This state of mind creates a symbiotic relationship between the state and terror. The war and terror industry is a product of this. After an act of terrorism, the state overreacts and uses disproportionate violence, thinking that it is symbolically showing its strength. The reaction of terrorist organizations to the state's constant rhetoric of "we have ended terrorism; they are almost over" is to prove that they are not over. If possible, they sensationalize this reaction. Thus, this negative symbiotic relationship is perpetuated. It looks like a harmful dependency, but they keep each other alive and sustain each other.

The everyday discourse of fascist and racist parties in different countries is based on "homeland-nation." In psychoanalysis, there is a form of defense called pathological splitting (Spaltung), and this construct is often activated: "us and our enemies"; since the absence of terror and enemies would make racism redundant, terrorism-loving is a common issue for racists. In these debates, it is necessary to explore ways of protecting against terrorism that appear to be terrorist fighters but is created through this discourse. Who is a terrorist, a guerrilla, a freedom fighter, and whether the state is innocent is a matter of serious debate. The terror inflicted on the "others" by those who say "homeland-nation" should also be questioned.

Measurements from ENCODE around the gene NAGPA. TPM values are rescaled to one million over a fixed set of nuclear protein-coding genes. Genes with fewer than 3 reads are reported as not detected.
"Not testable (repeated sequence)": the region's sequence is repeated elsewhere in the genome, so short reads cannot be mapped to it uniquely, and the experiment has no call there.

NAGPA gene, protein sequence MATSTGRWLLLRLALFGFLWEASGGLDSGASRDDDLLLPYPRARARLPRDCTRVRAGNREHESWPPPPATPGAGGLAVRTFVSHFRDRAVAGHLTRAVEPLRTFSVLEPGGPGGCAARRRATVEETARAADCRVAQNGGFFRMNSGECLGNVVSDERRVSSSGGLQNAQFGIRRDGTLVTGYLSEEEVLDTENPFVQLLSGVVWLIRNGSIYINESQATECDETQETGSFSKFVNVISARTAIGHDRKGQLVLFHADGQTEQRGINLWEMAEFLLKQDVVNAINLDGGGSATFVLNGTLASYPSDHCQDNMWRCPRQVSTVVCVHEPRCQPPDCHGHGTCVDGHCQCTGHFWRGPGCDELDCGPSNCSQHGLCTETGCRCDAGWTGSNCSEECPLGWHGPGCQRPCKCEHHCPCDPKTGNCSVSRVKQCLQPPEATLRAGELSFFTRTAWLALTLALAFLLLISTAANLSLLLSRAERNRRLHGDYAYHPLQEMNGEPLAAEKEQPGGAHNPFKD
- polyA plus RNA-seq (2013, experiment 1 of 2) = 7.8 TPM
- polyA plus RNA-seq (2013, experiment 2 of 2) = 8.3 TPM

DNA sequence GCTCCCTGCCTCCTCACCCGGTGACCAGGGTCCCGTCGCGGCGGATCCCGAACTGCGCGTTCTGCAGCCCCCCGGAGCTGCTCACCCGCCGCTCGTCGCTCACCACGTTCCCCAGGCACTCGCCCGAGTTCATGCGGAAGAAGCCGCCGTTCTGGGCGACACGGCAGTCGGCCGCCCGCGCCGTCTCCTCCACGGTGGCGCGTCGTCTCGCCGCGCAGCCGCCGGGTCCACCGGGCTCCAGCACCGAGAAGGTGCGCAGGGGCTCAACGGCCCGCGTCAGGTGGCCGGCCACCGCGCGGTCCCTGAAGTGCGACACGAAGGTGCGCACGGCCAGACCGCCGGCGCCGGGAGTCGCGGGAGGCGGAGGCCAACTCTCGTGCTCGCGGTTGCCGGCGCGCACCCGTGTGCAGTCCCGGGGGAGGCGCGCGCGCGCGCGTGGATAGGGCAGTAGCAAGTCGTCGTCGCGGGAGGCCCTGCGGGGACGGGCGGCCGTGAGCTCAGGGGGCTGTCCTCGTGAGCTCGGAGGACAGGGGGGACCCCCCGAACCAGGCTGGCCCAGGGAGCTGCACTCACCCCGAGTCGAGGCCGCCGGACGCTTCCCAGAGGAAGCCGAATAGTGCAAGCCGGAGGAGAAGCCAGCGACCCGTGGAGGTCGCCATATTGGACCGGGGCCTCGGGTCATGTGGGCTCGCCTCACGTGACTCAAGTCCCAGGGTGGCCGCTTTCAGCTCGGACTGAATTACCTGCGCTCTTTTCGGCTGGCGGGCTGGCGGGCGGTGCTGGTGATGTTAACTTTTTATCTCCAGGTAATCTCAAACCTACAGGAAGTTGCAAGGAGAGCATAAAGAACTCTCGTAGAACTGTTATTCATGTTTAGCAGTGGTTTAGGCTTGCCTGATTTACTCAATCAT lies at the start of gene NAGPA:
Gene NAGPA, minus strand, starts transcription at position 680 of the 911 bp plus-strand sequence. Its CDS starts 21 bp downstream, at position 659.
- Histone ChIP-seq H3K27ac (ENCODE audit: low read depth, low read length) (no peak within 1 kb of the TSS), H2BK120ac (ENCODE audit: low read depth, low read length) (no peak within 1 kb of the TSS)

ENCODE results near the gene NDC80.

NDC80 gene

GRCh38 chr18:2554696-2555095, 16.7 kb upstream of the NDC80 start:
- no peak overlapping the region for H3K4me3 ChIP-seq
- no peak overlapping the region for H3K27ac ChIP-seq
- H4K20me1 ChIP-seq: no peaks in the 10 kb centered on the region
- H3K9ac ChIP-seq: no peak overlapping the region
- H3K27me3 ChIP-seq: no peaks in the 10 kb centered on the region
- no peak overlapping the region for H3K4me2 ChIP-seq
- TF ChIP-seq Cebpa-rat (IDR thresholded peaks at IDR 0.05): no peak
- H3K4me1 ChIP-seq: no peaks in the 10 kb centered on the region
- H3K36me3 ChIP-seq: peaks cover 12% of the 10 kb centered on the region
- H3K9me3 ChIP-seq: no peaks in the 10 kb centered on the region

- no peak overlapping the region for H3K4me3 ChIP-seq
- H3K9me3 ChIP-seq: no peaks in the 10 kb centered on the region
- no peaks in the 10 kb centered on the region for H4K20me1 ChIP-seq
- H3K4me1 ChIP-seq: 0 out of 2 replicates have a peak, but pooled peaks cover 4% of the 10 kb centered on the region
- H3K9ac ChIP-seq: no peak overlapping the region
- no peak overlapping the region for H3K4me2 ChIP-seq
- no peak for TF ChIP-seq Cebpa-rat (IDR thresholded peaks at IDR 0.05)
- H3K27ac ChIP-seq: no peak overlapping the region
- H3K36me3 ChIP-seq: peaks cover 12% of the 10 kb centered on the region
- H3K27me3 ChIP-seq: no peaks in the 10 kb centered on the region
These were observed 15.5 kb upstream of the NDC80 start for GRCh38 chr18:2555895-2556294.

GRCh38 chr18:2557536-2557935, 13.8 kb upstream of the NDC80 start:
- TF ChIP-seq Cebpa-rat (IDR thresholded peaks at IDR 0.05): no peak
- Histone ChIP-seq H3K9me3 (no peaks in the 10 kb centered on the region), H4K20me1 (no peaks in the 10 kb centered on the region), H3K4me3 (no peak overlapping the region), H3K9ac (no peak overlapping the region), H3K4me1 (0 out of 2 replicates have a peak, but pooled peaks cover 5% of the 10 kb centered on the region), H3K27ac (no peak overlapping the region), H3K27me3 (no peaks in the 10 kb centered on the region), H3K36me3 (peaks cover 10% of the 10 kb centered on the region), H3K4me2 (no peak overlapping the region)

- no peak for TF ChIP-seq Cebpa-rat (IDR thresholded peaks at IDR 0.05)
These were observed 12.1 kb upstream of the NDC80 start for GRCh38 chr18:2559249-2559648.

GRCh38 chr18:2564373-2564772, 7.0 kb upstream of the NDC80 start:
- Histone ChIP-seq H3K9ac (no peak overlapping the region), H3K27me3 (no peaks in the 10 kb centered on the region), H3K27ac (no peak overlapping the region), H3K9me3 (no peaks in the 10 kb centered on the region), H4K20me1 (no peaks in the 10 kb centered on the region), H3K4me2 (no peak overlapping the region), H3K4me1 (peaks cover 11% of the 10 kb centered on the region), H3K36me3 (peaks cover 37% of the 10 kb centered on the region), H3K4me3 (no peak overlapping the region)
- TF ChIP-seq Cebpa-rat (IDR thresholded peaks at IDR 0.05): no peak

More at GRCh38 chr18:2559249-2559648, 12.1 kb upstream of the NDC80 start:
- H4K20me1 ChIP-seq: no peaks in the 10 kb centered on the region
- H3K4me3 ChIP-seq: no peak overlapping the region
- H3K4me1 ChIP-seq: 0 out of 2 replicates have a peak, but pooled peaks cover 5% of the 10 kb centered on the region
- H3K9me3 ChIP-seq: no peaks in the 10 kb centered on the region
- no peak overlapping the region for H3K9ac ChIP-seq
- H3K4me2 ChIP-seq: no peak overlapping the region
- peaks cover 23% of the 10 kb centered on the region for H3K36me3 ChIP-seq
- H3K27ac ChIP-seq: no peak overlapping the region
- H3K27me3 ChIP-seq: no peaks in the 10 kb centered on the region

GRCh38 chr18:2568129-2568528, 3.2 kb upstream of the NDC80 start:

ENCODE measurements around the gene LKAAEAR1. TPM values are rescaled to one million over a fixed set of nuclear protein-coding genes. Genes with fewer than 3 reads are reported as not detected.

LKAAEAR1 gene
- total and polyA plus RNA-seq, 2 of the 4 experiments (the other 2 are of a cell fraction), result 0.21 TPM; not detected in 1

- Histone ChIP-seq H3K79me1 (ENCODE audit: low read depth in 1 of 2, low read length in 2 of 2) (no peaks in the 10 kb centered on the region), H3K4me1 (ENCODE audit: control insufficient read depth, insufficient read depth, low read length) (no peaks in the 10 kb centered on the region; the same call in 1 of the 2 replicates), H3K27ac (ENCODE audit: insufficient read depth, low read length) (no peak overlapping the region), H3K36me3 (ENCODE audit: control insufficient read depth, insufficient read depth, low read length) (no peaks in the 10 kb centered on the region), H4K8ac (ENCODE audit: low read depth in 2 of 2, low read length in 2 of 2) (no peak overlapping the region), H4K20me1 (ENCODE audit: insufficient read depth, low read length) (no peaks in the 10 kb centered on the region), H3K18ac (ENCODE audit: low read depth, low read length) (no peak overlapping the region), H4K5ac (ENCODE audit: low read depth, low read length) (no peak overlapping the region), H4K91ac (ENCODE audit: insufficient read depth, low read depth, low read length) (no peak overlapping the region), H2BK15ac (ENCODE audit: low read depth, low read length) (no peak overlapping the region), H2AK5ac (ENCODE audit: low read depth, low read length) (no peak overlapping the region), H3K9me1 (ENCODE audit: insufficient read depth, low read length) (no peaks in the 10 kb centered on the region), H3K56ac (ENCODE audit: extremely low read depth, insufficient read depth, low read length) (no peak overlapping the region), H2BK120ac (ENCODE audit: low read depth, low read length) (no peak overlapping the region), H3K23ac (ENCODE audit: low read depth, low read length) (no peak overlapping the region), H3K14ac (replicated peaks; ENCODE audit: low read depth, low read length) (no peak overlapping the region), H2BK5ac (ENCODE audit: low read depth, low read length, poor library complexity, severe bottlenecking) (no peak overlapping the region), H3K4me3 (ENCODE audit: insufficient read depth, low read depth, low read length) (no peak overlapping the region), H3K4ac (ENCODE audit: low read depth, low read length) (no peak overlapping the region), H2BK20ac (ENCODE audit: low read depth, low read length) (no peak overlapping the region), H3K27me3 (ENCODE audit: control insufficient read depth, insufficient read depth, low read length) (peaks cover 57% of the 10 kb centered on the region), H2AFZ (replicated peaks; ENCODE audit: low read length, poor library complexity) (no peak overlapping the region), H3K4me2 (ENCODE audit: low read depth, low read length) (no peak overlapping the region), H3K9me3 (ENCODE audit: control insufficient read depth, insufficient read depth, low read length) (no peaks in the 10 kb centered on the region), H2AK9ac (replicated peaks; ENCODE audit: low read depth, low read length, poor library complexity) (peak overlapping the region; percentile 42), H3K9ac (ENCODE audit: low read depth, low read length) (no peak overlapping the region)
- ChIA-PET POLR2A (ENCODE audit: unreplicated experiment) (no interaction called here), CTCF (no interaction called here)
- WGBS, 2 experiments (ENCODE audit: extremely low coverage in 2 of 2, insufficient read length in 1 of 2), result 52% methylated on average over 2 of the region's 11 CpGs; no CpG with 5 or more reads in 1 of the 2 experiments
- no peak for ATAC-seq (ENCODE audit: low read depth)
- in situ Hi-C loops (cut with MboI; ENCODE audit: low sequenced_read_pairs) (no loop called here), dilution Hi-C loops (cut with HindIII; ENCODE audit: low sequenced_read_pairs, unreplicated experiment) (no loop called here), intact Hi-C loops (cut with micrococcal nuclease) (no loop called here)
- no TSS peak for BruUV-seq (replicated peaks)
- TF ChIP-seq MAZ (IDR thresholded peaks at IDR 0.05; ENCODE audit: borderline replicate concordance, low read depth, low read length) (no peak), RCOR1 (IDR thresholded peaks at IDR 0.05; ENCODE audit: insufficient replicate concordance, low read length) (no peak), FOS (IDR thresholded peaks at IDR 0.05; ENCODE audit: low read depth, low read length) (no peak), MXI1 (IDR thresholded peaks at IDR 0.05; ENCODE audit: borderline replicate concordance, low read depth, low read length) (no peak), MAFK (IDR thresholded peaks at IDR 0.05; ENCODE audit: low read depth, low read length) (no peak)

Hans-Joachim Heintze writes that human rights violations by terrorists were first discussed at the World Conference on Human Rights in Vienna in 1993. Until then, states had been persecuting terrorists as "internal affairs". At this meeting, the violation of terrorists' human rights by states is being discussed as an issue. Not every state can persecute its terrorists. Only by respecting and protecting the human rights of the terrorist can the state avoid becoming a terrorist state. The state's primitive response to the terrorist justifies the terrorist and makes the state a terrorist state.

The most important task of the state is to reduce the people's fears. If there is a fear of earthquakes, minimize people's fears by taking measures. If people don't feel safe, provide people with security. Terror, on the other hand, tries to spread fear and humiliate the state.

Since its emergence, terrorism has been the name of the oppression that emerges in the dynamic between the state, those in power, and the people. The condition cannot legitimize its terrorism by declaring someone a terrorist. The meaning of terrorism has been expanded and used in a tabloid context. Regardless of the context in which it is used, the terrorist sits at one end of the seesaw and the state at the other.


Arno Gruen develops a concept in his book Wahnsinn der Normalität: "Perverting empathy" (Pervertierung der Empathie).* By this concept, Gruen means pitying and sympathizing with the aggressor instead of empathizing with the victim. In the final analysis, this translates into understanding the certainty, necessity, and even justification of the atrocities committed! The dead deserved to be killed or persecuted. This is an attitude we often encounter in news reports on terrorism, which aims to innoculate the perpetrator.

Our mother both loves and beats us!" This is how the glorification of the perpetrator begins. The fact that the heroes of our childhood fairy tales and dreams are often "tyrants in the role of saviors" also impacts our tradition of glorifying perpetrators. It is not enough to defeat, burn, destroy and kill in war. Arno Gruen is right; this is a perversion of empathy or all emotions.

* Arno Gruen, Wahnsinn der Normalität - Realismus als Krankheit: Eine Theorie der menschlichen Destruktivität (Munich: DTV, 1992), p. XXX